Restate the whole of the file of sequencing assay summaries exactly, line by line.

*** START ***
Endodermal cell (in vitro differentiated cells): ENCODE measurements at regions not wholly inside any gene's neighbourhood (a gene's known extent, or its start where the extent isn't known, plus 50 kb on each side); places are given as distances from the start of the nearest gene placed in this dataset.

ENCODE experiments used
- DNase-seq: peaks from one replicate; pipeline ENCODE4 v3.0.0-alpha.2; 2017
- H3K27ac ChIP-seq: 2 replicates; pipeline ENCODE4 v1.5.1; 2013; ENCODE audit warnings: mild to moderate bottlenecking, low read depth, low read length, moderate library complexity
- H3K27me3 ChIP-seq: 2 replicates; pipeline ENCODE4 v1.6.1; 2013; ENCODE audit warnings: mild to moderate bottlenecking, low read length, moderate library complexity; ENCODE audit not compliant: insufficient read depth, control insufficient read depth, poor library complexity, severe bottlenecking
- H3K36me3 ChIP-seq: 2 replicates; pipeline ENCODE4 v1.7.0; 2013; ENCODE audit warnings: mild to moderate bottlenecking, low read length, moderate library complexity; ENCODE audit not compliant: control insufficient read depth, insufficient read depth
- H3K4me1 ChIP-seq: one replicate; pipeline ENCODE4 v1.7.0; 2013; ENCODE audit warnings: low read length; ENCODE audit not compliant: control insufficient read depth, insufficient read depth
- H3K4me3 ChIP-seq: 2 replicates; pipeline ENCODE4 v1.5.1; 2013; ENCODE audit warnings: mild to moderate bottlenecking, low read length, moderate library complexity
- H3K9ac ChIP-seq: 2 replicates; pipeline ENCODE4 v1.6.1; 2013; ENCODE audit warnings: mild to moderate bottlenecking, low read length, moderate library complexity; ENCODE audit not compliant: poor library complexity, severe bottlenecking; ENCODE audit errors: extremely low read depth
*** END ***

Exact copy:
Endodermal cell (in vitro differentiated cells): ENCODE measurements at regions not wholly inside any gene's neighbourhood (a gene's known extent, or its start where the extent isn't known, plus 50 kb on each side); places are given as distances from the start of the nearest gene placed in this dataset.

ENCODE experiments used
- DNase-seq: peaks from one replicate; pipeline ENCODE4 v3.0.0-alpha.2; 2017
- H3K27ac ChIP-seq: 2 replicates; pipeline ENCODE4 v1.5.1; 2013; ENCODE audit warnings: mild to moderate bottlenecking, low read depth, low read length, moderate library complexity
- H3K27me3 ChIP-seq: 2 replicates; pipeline ENCODE4 v1.6.1; 2013; ENCODE audit warnings: mild to moderate bottlenecking, low read length, moderate library complexity; ENCODE audit not compliant: insufficient read depth, control insufficient read depth, poor library complexity, severe bottlenecking
- H3K36me3 ChIP-seq: 2 replicates; pipeline ENCODE4 v1.7.0; 2013; ENCODE audit warnings: mild to moderate bottlenecking, low read length, moderate library complexity; ENCODE audit not compliant: control insufficient read depth, insufficient read depth
- H3K4me1 ChIP-seq: one replicate; pipeline ENCODE4 v1.7.0; 2013; ENCODE audit warnings: low read length; ENCODE audit not compliant: control insufficient read depth, insufficient read depth
- H3K4me3 ChIP-seq: 2 replicates; pipeline ENCODE4 v1.5.1; 2013; ENCODE audit warnings: mild to moderate bottlenecking, low read length, moderate library complexity
- H3K9ac ChIP-seq: 2 replicates; pipeline ENCODE4 v1.6.1; 2013; ENCODE audit warnings: mild to moderate bottlenecking, low read length, moderate library complexity; ENCODE audit not compliant: poor library complexity, severe bottlenecking; ENCODE audit errors: extremely low read depth